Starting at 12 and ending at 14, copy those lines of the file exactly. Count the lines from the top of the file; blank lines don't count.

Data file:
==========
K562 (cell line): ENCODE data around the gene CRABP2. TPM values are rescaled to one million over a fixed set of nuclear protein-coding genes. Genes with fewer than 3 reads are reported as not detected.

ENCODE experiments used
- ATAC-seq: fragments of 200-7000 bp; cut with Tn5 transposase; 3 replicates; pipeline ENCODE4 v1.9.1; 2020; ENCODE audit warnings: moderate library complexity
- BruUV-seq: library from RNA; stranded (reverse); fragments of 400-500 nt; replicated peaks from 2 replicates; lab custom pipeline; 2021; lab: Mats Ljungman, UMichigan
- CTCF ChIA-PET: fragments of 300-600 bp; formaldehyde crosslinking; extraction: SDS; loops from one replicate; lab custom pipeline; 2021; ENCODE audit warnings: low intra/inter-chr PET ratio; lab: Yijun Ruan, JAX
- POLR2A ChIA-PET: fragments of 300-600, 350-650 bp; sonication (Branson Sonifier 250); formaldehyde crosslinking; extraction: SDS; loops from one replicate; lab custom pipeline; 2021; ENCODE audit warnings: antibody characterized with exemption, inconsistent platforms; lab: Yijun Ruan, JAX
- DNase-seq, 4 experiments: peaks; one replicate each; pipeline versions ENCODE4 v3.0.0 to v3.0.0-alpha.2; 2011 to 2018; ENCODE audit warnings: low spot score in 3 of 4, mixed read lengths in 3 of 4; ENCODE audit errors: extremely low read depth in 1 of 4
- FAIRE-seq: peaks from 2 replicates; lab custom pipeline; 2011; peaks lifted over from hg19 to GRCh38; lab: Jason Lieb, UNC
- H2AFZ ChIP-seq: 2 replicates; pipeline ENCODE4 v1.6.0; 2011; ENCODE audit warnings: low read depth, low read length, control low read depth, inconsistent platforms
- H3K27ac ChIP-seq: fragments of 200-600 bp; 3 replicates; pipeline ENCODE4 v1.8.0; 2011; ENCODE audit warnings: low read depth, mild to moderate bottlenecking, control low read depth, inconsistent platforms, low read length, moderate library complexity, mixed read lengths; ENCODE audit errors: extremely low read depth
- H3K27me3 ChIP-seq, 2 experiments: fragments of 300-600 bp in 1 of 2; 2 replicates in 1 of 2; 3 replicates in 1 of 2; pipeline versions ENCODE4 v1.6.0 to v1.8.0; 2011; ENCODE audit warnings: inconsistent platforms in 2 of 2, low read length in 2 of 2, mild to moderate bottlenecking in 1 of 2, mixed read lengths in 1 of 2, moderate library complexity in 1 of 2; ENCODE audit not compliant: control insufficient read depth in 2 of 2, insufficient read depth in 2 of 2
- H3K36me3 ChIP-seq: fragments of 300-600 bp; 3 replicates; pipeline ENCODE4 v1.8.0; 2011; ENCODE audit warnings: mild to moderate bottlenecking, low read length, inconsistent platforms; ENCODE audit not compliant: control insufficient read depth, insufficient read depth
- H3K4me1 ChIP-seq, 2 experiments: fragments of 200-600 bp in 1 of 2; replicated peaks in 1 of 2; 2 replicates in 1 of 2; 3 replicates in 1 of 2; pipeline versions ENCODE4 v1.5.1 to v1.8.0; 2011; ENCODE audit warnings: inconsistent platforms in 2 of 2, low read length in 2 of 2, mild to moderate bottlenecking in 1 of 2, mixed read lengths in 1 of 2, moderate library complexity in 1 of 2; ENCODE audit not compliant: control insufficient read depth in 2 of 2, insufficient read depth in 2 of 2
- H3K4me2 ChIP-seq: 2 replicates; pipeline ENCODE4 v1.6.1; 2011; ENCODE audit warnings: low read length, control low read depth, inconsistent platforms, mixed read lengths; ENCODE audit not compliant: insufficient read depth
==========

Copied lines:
- H3K36me3 ChIP-seq: fragments of 300-600 bp; 3 replicates; pipeline ENCODE4 v1.8.0; 2011; ENCODE audit warnings: mild to moderate bottlenecking, low read length, inconsistent platforms; ENCODE audit not compliant: control insufficient read depth, insufficient read depth
- H3K4me1 ChIP-seq, 2 experiments: fragments of 200-600 bp in 1 of 2; replicated peaks in 1 of 2; 2 replicates in 1 of 2; 3 replicates in 1 of 2; pipeline versions ENCODE4 v1.5.1 to v1.8.0; 2011; ENCODE audit warnings: inconsistent platforms in 2 of 2, low read length in 2 of 2, mild to moderate bottlenecking in 1 of 2, mixed read lengths in 1 of 2, moderate library complexity in 1 of 2; ENCODE audit not compliant: control insufficient read depth in 2 of 2, insufficient read depth in 2 of 2
- H3K4me2 ChIP-seq: 2 replicates; pipeline ENCODE4 v1.6.1; 2011; ENCODE audit warnings: low read length, control low read depth, inconsistent platforms, mixed read lengths; ENCODE audit not compliant: insufficient read depth